Management to prevent soil salinization involves maintaining a mix of deep-rooted perennial vegetation and crops in order to prevent the rise of the water table, and limiting the amount of irrigation water that is applied to the system. However, the management of dryland salinity is complicated by the difficulty of understand groundwater dynamics and the long delays (decades to centuries) between action and response in some dryland groundwater systems. Long-term methods to keep the groundwater level below the root-zone include planting of deep-rooted vegetation and salt tolerant plants. However, while planting the halt the rise of a water table it will likely take decades to lower it. Apart from the direct effects of lowering the water table and reducing the salt concentration in the topsoil, if the planting of deep-rooted vegetation can be linked to economically beneficial activities this strategy can contribute to increasing the diversity of the agricultural system. This may improve soil health and make the ecosystem less vulnerable to disturbances (Anderies 2005).

 

Once the root zone has become saline, there are several short-term management options for removing the accumulated salts or preventing further salt accumulation. These include mechanically scraping surface salt (which leads to the problem of salt disposal), or flushing the topsoil using water (which has poor efficacy and might exacerbate the problem in situations with high water tables). A more efficient option is to create a surface water drainage system using field ditches to avoid the deposition of salt, combined with subsurface water pumping to decrease the water table level (Abrol et al. 1988). Another approach, used in Australia, is to pump groundwater to lower the water table. The expenses arising from the implementation and maintenance of such drainage or pumping systems are, however, substantial (Anderies 2005).Social systems also offer great potential for managing soil salinity. Water pricing systems, long-term tenancy of the land, use of appropriate technology and farmer's education can contribute significantly towards the goal of maintaining productive land. However, the substantial social resistance of the established irrigation regime can block many attempts at reform (Allison & Hobbs 2004, Anderies et al. 2006)

Key References

  1. Abrol IP, Yadav ISP & Massoud FI “Salt-Affected Soils and their Management”, Rome, 1988, FAO Soils Bulletin 39, Food and Agriculture Organization of the United Nations. M-53 ISBN 92-5-102686-6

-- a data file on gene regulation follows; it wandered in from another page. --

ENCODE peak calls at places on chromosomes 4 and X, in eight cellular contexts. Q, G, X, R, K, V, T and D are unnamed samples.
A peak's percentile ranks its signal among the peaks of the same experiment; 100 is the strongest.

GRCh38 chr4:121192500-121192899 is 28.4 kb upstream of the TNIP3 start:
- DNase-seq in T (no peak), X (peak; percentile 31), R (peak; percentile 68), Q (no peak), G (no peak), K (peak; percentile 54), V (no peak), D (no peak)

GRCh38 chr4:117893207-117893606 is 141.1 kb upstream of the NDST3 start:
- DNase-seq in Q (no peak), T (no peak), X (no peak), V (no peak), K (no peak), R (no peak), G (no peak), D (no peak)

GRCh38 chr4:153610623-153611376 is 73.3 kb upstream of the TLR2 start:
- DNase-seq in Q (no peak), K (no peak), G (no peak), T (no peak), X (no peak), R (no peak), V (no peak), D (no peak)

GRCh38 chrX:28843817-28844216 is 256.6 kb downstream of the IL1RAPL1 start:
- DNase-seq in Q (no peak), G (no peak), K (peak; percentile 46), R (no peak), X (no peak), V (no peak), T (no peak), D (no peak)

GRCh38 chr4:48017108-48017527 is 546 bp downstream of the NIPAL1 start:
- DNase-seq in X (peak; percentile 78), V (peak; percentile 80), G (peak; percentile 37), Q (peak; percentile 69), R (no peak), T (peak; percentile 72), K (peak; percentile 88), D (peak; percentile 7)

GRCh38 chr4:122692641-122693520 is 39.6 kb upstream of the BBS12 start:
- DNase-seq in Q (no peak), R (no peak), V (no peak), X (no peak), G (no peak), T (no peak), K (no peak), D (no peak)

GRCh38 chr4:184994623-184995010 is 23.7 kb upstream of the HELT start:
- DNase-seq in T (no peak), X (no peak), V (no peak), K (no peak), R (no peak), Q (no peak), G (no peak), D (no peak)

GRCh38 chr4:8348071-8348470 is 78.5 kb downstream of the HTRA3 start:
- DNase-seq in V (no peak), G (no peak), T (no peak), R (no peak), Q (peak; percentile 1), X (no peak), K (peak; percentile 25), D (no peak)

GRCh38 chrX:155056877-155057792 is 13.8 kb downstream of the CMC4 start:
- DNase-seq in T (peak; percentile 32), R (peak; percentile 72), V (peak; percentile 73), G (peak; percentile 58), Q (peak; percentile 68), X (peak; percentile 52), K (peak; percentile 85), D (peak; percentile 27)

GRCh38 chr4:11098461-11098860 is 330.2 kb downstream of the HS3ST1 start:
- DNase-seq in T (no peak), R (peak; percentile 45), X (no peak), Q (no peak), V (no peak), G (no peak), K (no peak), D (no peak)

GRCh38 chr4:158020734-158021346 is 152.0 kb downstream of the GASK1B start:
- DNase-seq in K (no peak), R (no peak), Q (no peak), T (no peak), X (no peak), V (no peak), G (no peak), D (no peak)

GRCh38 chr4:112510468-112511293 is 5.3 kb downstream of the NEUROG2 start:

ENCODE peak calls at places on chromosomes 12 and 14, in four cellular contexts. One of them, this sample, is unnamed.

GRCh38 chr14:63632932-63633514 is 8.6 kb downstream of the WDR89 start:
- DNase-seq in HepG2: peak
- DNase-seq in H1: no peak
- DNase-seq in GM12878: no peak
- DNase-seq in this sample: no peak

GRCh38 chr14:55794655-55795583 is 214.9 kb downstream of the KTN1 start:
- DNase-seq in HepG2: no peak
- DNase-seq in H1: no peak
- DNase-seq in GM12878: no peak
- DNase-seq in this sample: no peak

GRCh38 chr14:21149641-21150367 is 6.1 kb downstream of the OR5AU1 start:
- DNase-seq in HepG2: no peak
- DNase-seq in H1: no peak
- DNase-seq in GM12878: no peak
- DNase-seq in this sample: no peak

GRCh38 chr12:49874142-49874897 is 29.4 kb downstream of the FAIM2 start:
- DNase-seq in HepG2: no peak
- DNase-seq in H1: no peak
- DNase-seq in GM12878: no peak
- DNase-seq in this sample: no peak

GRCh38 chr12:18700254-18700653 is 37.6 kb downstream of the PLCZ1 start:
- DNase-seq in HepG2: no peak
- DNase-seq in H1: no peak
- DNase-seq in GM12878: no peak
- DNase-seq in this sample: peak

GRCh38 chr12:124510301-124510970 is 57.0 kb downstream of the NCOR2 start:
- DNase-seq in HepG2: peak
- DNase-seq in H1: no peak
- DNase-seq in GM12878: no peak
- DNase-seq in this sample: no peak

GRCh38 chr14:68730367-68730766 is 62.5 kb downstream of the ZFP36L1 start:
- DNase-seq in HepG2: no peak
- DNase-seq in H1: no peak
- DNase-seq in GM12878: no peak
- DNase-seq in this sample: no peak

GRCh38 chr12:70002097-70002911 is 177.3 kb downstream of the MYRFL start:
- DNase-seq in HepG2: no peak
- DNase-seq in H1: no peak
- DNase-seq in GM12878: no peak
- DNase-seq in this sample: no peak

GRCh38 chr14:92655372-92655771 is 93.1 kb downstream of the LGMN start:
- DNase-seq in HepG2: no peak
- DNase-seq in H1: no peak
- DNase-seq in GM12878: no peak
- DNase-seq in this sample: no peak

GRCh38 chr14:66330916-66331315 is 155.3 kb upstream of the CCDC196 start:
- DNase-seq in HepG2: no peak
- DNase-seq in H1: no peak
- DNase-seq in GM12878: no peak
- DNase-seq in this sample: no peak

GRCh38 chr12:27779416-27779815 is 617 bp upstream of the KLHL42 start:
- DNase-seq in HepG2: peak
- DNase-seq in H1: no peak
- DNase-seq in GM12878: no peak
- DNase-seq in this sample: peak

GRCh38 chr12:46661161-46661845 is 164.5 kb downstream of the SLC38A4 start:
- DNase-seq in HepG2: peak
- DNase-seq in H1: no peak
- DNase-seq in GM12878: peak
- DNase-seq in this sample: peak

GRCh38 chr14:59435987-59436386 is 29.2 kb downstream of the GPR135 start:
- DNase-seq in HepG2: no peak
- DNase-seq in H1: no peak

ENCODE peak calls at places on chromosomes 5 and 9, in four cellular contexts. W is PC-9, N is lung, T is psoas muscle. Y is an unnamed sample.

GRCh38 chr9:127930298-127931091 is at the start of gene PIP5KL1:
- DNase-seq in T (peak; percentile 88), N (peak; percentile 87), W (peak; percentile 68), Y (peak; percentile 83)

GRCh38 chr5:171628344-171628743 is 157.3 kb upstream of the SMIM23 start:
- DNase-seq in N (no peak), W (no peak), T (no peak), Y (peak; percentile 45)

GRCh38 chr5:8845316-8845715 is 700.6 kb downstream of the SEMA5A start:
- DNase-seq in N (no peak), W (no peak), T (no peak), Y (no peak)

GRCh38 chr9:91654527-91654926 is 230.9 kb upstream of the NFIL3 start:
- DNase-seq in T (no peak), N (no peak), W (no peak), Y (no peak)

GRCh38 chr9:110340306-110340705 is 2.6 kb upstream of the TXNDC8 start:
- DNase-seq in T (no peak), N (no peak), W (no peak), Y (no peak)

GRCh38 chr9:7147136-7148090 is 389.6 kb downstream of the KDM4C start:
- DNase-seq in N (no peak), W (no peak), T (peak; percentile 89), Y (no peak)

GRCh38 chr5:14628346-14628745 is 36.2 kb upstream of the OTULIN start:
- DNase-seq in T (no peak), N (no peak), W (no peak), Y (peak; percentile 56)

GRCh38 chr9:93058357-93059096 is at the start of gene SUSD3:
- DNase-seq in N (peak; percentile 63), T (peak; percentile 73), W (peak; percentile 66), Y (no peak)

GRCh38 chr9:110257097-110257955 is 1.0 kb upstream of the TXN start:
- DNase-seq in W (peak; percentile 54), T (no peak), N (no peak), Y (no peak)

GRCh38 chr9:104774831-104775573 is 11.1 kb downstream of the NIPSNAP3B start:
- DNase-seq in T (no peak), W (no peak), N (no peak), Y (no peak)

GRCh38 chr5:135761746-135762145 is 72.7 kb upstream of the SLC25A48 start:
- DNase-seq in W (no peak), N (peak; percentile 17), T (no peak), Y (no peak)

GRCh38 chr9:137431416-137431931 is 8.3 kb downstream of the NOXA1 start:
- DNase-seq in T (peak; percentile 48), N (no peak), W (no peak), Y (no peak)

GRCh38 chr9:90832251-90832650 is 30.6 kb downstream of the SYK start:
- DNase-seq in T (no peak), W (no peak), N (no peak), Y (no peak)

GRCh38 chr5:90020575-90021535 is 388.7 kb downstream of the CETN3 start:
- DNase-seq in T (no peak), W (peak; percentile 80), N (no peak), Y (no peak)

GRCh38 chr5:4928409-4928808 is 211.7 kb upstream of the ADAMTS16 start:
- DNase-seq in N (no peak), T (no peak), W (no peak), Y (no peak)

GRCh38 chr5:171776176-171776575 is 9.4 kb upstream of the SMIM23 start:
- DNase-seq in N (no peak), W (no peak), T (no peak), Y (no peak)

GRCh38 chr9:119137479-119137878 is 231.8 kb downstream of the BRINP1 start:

2. Allison, H. E. and R. J. Hobbs. 2004. Resilience, adaptive capacity, and the “Lock-in Trap” of the Western Australian agricultural region. Ecology and Society 9(1): 3. [online] URL: http://www.ecologyandsociety.org/vol9/iss1/art3/
  3. Anderies J M. 2005. Minimal models and agroecological policy at the regional scale: An application to salinity problems in southeastern Australia. Regional Environmental Change 5, 1-17.
  4. Anderies JM, Ryan P & Walker BH. 2006. Loss of resilience, crisis and institutional change: lessons from an intensive agricultural system in southeastern Australia. Ecosystems 9, 865-878.
  5. George R, Kingwell R, Hill-Tonkin J and Nulsen B. 2005. Salinity Investment Framework: Agricultural land and infrastructure. Resource Management Technical Report 270
  6. Gordon, L., Dunlop, M., Foran, B. 2003. Land cover change and water vapour flows: learning from Australia. Philosophical Transactions of the Royal Society of London. Series B: Biological Sciences, 358(1440), 1973-1984.
  7. Lazof DB & Bernstein N. 1999. Effects of salinization on nutrient transport to lettuce leaves : consideration of leaf developmental stage. New Phytol. 144: 85-94.
  8. Munns, R. 2002. Comparative physiology of salt and water stress. Plant, Cell & Environment. 25(2) 239–250,
  9. Nielsen, D. L., M. A. Brock, G. N. Rees, and D. S. Baldwin. 2003. Effects of increasing salinity on freshwater ecosystems in Australia. Australian Journal of Botany 51(6): 655-665.
  10. Pannell, D. J. (2002). Dryland salinity: economic, scientific, social and policy dimensions. Australian Journal of Agricultural and Resource Economics, 45(4), 517-546.
  11. Pannell, D. J., & Roberts, A. M. (2010). Australia’s National Action Plan for Salinity and Water Quality: a retrospective assessment. Australian Journal of Agricultural and Resource Economics, 54(4), 437-456.
  12. Pitman M & Lauchli A. 2004. Global Impact of Salinity and Agricultural Ecosystems. Salinity: environment - plants - molecules, A, 3-20.
  13. Walker, B.H. and D. Salt. 2006. Resilience Thinking, Island Press, London. ISBN 1597260932.
  14. Wall DH & Virginia RA. 1999. Controls on soil biodiversity: insights from extreme environments. Applied Soil Ecology 13: 137-150.

Citation

Matteo Giusti, Garry Peterson, Reinette (Oonsie) Biggs, Christine Hammond, Juan Carlos Rocha, Brian Walker. Soil Salinization. In: Regime Shifts Database, www.regimeshifts.org. Last revised 2017-08-28 19:59:48 GMT.